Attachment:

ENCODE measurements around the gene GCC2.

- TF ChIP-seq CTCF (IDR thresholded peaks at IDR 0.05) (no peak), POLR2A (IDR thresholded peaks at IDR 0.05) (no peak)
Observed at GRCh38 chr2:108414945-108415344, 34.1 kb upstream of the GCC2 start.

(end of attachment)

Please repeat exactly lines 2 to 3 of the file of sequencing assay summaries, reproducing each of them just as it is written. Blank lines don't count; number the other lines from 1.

- TF ChIP-seq CTCF (IDR thresholded peaks at IDR 0.05) (no peak), POLR2A (IDR thresholded peaks at IDR 0.05) (no peak)
Observed at GRCh38 chr2:108414945-108415344, 34.1 kb upstream of the GCC2 start.